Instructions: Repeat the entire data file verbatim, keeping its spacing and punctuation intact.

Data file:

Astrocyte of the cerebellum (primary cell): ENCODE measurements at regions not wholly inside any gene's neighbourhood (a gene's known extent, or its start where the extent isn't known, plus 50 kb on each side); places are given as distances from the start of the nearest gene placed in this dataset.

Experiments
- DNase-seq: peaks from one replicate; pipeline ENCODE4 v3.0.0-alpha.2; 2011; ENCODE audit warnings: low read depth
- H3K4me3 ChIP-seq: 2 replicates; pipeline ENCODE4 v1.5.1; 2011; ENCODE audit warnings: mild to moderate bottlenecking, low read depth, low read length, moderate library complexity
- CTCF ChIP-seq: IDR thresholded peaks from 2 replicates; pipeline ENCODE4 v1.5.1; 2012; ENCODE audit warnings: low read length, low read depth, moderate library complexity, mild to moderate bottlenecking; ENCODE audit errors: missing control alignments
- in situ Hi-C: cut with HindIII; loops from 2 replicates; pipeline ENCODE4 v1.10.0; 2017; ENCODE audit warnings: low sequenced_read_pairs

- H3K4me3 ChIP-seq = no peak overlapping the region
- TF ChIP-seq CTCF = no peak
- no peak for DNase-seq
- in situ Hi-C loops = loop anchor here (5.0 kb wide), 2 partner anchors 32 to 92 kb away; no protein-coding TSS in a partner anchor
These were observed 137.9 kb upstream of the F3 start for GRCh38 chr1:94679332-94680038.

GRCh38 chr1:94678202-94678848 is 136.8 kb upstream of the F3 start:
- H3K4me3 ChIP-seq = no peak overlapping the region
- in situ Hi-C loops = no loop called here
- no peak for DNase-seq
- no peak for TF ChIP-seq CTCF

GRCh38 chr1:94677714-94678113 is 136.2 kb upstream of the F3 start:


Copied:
Astrocyte of the cerebellum (primary cell): ENCODE measurements at regions not wholly inside any gene's neighbourhood (a gene's known extent, or its start where the extent isn't known, plus 50 kb on each side); places are given as distances from the start of the nearest gene placed in this dataset.

Experiments
- DNase-seq: peaks from one replicate; pipeline ENCODE4 v3.0.0-alpha.2; 2011; ENCODE audit warnings: low read depth
- H3K4me3 ChIP-seq: 2 replicates; pipeline ENCODE4 v1.5.1; 2011; ENCODE audit warnings: mild to moderate bottlenecking, low read depth, low read length, moderate library complexity
- CTCF ChIP-seq: IDR thresholded peaks from 2 replicates; pipeline ENCODE4 v1.5.1; 2012; ENCODE audit warnings: low read length, low read depth, moderate library complexity, mild to moderate bottlenecking; ENCODE audit errors: missing control alignments
- in situ Hi-C: cut with HindIII; loops from 2 replicates; pipeline ENCODE4 v1.10.0; 2017; ENCODE audit warnings: low sequenced_read_pairs

- H3K4me3 ChIP-seq = no peak overlapping the region
- TF ChIP-seq CTCF = no peak
- no peak for DNase-seq
- in situ Hi-C loops = loop anchor here (5.0 kb wide), 2 partner anchors 32 to 92 kb away; no protein-coding TSS in a partner anchor
These were observed 137.9 kb upstream of the F3 start for GRCh38 chr1:94679332-94680038.

GRCh38 chr1:94678202-94678848 is 136.8 kb upstream of the F3 start:
- H3K4me3 ChIP-seq = no peak overlapping the region
- in situ Hi-C loops = no loop called here
- no peak for DNase-seq
- no peak for TF ChIP-seq CTCF

GRCh38 chr1:94677714-94678113 is 136.2 kb upstream of the F3 start: